Saturday, March 8, 2014
By DAVID NAKAMURA and ZACHARY GOLDFARB The Washington Post
(Continued from page 1)
President Barack Obama addresses the nation in a live televised speech from the East Room of the White House in Washington, Tuesday, Sept. 10, 2013. President Obama blended the threat of military action with the hope of a diplomatic solution as he works to strip Syria of its chemical weapons. (AP Photo/Evan Vucci, Pool)
The Russian offer could serve as a potential escape hatch for a president who has at times appeared reluctant to pursue military force, even after saying he believed it was the right course to reinforce a "red line" against chemical weapons. Obama has struggled to build an international coalition for such action.
And with congressional and public support for a U.S. strike dwindling rapidly over the past week, Obama's request to delay the Senate vote bought him time to try to convince the public that the White House is pursuing a viable and coherent strategy despite a muddled message since the alleged chemical attack.
"Bottom line is we're all going to try to work together," said Sen. Charles Schumer, D-N.Y., after the lunch with Obama. "There is hope, but not yet trust in what the Russians are doing. But I think there's a general view, whether people are for it or against it, there's an overwhelming view that it would be preferable if international law and the family of nations could strip Syria of the chemical weapons. And there's a large view we should let that process play out for a little while."
Sen. Bob Corker of Tennessee, a key GOP proponent of a military strike in Syria, emphasized that the option of U.S. force remained viable, but he added that "it's probably good for us just to take a pause."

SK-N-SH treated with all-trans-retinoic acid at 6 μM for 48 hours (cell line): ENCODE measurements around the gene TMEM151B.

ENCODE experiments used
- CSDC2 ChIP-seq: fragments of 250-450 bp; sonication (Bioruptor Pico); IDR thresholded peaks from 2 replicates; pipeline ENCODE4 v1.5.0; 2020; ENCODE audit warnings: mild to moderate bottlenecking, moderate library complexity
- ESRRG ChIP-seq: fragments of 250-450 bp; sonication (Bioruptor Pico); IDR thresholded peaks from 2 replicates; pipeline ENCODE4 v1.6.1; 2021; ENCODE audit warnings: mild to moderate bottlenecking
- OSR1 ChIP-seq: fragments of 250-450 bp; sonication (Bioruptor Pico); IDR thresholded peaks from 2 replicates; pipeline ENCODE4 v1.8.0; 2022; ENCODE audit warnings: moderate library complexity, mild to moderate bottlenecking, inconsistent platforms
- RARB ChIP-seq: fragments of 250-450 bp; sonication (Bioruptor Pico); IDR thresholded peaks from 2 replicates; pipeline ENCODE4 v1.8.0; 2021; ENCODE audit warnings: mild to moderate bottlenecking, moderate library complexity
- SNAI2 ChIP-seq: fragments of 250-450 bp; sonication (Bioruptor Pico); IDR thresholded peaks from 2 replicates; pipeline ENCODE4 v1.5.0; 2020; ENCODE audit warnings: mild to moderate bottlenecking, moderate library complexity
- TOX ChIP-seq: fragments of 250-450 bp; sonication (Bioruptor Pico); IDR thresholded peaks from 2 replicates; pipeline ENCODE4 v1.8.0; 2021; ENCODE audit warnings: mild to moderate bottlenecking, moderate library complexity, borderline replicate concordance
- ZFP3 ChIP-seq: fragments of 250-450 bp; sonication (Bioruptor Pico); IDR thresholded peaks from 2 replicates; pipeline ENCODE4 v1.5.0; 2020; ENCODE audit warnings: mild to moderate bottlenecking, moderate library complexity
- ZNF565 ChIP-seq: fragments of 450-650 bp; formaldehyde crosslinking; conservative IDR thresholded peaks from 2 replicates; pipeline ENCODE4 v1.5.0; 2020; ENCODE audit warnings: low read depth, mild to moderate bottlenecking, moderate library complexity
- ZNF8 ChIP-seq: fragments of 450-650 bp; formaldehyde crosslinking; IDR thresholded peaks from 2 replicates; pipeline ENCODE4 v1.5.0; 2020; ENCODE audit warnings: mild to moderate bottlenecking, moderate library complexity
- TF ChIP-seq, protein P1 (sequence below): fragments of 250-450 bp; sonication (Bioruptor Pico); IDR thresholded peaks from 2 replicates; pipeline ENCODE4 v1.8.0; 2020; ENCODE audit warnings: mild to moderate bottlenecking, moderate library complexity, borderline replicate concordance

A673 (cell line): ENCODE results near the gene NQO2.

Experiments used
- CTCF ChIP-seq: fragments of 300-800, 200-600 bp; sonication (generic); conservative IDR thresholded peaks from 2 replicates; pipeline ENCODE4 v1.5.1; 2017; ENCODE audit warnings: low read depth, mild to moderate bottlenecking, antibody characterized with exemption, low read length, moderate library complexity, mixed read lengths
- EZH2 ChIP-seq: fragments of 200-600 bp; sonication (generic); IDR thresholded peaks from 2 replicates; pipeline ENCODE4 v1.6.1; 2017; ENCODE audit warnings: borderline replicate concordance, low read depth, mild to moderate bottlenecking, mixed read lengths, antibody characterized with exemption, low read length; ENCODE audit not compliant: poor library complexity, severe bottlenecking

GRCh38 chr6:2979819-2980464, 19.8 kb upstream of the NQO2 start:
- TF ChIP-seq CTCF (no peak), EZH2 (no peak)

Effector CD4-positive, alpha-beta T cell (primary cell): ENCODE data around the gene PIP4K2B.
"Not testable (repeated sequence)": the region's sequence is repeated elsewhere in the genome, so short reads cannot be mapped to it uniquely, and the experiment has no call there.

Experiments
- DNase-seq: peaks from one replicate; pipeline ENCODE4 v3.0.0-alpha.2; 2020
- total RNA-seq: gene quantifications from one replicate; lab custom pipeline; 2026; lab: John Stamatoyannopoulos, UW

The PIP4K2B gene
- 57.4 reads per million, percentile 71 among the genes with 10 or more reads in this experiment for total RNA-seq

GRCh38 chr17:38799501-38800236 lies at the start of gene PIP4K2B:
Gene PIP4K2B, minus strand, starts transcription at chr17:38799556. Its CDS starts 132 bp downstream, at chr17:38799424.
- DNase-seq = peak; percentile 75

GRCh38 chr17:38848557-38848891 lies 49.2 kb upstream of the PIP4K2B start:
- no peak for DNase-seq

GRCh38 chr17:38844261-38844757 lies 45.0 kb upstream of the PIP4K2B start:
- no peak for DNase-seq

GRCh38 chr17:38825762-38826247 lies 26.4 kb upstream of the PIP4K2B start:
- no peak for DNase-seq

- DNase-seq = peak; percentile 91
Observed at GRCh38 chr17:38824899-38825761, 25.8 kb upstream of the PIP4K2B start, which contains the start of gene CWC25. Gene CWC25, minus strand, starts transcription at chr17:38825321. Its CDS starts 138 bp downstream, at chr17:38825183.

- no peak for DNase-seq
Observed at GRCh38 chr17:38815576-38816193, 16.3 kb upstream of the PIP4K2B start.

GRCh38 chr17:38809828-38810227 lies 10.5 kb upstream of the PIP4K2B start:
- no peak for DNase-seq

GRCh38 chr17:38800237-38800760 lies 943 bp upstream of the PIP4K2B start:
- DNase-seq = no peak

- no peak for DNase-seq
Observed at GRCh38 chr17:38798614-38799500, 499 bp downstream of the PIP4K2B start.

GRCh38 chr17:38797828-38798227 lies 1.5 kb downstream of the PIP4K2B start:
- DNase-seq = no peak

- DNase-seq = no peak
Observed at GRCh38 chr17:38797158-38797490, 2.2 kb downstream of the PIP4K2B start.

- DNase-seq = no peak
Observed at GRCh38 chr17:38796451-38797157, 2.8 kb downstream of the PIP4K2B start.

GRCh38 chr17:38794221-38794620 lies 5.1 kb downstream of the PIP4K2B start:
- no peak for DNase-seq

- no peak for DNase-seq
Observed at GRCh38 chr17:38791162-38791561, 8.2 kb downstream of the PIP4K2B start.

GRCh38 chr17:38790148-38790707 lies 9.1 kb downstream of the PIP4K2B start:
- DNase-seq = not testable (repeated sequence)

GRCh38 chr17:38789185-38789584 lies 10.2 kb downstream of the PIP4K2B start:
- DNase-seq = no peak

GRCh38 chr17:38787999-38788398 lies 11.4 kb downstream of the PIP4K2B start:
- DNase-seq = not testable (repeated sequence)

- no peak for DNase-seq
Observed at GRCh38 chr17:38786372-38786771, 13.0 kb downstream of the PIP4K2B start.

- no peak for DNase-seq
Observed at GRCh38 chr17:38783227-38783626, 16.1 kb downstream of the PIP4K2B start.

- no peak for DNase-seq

At the same time, administration officials made clear that they will not accept the Russian offer at face value or engage in protracted negotiations that indefinitely delay its response to Assad. Russia has consistently blocked U.N. action against Syria, its geopolitical ally, frustrating the Obama administration and leading the president to announce that he would pursue military strikes independent of that international body.
Secretary of State John Kerry said Tuesday that the United States would demand a Security Council resolution authorizing a strike if Syria refused to turn over its chemical stockpile, a provision the Russians promptly rejected.
Kerry told a House committee that the proposal "is the ideal way" to take chemical weapons away from Assad's forces.
Russian President Vladimir Putin countered that the disarmament plan could succeed only if the United States and its allies renounced the use of force against Syria.
Kerry will travel to Europe this week to discuss the proposal with Lavrov, a senior administration official said later Tuesday. The meeting will be held Thursday in Geneva, where the United States and Russia hope to convene a separate peace conference on Syria, the official said.
"We need a full resolution from the Security Council," Kerry said Tuesday during an online forum held by Google. "There have to be consequences if games are played."
The stakes were high for Obama's address to the nation. He has delivered just nine White House speeches in prime time, according to CBS Radio correspondent Mark Knoller, who keeps tallies on presidential appearances. Obama chose the grand East Room over the more intimate Oval Office, which is the traditional location for commanders in chief to talk to the country about war.
Experts said it made sense for Obama to delay the congressional vote because his hand would be strengthened even if the Russia proposal fails.
"It gets him out of his disastrous political mess," said Rosa Brooks, a former Pentagon official. Obama will be able to say he made every effort to avoid a military conflict, making it "a lot easier for him to make the case for force."
But other analysts were more circumspect, fearing that stalling on the part of Russia and Syria could give Assad time to hide his stockpile.
"The most dangerous downside," said Jon Alterman, a former State Department official now at the Center for Strategic & International Studies, "is you get absorbed in endless processes which take you back to the status quo ante and you neither removed the weapons and you lost the momentum when there was support for action."